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Hong Kong remains mired in protests and political upheaval, but in the midst of all of this, Bitcoin has been able to find the force to thrive.
Last week, reports from peer to peer cryptocurrency exchange LocalBitcoins showed that the trading volume for Bitcoin in Hong Kong has managed to spike, with many believing that this was due to citizens looking for an asset to store their wealth.
Easy access and non-seizability
Touching on that, Anthony Pompliano, the co-founder of digital asset management firm Morgan Creek Digital, tweeted on October 6 that Bitcoin is particularly useful for Hong Kongers because of its indivisibility and ease of access.
In his tweet, “Pomp” explained, “Bitcoin is different things to different people. When you’re worried about your assets being seized or becoming inaccessible to you, Bitcoin’s non-seizability becomes very attractive. This aspect of Bitcoin just became important for 1+ billion people in India & Hong Kong.”
Banks have also helped
Besides the fact that the government can’t seize Bitcoin, the surge in the value of the assets trading volumes in Hong Kong is also reportedly due to a monetary crunch that is being faced in the wake of government pushback against the protesters.
Monetary inconveniences have become the latest weapon in the government’s rebuttal arsenal, an arsenal which has included police retaliation, gas weapon dispensations, and more. Over the past weekend, protesters in Hong Kong vandalized bank branches throughout the region, responding to a ban on face masks in public by the government. As a result of the attacks, five banks, including two of the largest lenders in mainland China, shut down all of their ATM branches in Hong Kong.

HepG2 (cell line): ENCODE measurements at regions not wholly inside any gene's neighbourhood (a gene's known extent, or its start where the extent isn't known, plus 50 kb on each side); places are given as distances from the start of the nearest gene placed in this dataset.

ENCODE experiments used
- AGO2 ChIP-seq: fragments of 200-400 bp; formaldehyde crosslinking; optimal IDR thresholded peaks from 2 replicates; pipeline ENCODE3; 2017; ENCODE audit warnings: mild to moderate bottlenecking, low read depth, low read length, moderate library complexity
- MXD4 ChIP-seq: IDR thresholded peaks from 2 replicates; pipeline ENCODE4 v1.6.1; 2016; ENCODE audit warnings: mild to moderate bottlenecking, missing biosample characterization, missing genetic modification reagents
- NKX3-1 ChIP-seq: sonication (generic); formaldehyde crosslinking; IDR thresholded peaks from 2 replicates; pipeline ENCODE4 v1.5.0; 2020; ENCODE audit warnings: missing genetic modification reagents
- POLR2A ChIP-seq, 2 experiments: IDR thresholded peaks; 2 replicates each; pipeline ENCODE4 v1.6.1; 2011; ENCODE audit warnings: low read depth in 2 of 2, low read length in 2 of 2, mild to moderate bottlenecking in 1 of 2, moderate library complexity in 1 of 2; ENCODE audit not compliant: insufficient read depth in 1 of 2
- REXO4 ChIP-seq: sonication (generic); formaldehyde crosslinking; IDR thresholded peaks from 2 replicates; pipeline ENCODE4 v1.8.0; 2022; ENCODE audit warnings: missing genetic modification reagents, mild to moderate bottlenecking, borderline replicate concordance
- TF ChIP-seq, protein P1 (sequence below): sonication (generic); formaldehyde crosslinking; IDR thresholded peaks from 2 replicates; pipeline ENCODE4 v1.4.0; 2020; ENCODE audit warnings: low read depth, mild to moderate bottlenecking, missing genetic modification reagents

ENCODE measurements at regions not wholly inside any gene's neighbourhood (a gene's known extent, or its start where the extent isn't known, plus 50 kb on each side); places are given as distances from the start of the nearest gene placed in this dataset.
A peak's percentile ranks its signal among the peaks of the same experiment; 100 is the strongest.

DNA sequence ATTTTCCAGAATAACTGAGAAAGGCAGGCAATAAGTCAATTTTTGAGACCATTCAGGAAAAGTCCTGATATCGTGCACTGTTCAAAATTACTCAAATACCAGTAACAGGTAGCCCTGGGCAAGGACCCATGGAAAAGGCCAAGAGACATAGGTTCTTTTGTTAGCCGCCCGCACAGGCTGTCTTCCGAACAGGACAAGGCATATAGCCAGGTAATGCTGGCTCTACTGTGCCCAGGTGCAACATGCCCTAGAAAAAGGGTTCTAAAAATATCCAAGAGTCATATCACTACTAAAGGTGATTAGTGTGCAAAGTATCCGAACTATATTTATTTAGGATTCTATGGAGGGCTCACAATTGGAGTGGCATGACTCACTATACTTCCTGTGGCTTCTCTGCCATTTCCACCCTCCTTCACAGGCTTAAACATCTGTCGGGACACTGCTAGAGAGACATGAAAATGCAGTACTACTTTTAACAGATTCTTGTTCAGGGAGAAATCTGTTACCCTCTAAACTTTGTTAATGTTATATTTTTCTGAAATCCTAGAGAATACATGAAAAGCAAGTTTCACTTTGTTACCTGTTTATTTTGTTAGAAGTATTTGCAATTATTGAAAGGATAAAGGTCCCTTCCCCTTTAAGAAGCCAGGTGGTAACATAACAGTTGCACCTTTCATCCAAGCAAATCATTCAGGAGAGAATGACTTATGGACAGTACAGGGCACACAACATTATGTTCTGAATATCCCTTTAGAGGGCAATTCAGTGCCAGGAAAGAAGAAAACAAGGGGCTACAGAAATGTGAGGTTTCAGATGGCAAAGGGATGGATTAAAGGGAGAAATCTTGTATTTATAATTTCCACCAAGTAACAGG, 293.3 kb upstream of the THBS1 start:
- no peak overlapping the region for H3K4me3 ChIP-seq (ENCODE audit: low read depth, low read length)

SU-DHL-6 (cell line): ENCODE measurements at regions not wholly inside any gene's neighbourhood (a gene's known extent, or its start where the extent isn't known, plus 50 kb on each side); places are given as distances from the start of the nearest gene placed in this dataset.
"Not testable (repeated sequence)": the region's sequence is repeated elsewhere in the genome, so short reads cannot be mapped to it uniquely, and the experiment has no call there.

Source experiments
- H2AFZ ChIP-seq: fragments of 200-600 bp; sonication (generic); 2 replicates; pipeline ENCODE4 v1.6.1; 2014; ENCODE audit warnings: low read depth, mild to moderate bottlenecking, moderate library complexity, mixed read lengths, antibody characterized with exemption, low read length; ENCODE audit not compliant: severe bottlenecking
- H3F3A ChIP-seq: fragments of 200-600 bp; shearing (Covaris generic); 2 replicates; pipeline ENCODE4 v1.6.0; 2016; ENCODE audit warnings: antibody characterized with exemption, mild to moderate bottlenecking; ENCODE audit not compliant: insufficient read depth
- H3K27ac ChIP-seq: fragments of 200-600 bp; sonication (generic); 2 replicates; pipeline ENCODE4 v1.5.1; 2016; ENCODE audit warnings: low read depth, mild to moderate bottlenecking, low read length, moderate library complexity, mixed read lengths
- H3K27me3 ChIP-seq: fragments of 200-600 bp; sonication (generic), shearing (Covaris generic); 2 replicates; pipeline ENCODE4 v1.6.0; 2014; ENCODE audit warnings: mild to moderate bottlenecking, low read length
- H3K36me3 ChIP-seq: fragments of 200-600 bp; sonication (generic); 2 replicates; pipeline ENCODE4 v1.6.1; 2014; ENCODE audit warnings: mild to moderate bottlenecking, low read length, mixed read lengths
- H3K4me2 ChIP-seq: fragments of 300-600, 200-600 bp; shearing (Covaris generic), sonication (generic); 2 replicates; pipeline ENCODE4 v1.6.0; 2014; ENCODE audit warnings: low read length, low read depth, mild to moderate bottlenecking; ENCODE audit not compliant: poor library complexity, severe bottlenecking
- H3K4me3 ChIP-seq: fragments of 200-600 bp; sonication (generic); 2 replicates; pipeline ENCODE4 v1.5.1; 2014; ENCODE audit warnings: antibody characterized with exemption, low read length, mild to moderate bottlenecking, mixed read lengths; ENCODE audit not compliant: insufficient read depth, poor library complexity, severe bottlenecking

— Liam Stone石立安 (@liamstone_19) October 4, 2019
The Bank of China, which was reportedly hit the hardest in the riots, shut down five of its branches in Hong Kong on October 8. A report in the South China Morning Post (SCMP) also revealed that four branches of the Industrial and Commercial Bank of China Ltd. had been shuttered. In total, it was reported that on Tuesday, five banking institutions kept 13 of their branches closed, and took up to 330 ATMs offline across various districts in Hong Kong. Essentially, this amounted to one in about 10 ATMs being shut, according to the SCMP.
Cash was in short supply over the weekend, and several reports confirmed that ATMs ran out of money within minutes while citizens found themselves stranded. With no other way to keep or transfer money, Hong Kongers have had no choice but to turn to Bitcoin.
P2p for the win
While no one knows how much longer these protests will last, people can at least find solace in the fact that Bitcoin is here to provide them with financial ease. The asset might be banned in China for now, but thanks to the presence of peer-to-peer platforms, citizens can continue sending money to each other.
Hodl Hodl and LocalBitcoins have continued to lead the charge in this regard, but Binance announced on October 9 that it would be launching a p2p trading platform in China as well, thus providing Bitcoin enthusiasts with more abundant options to choose from.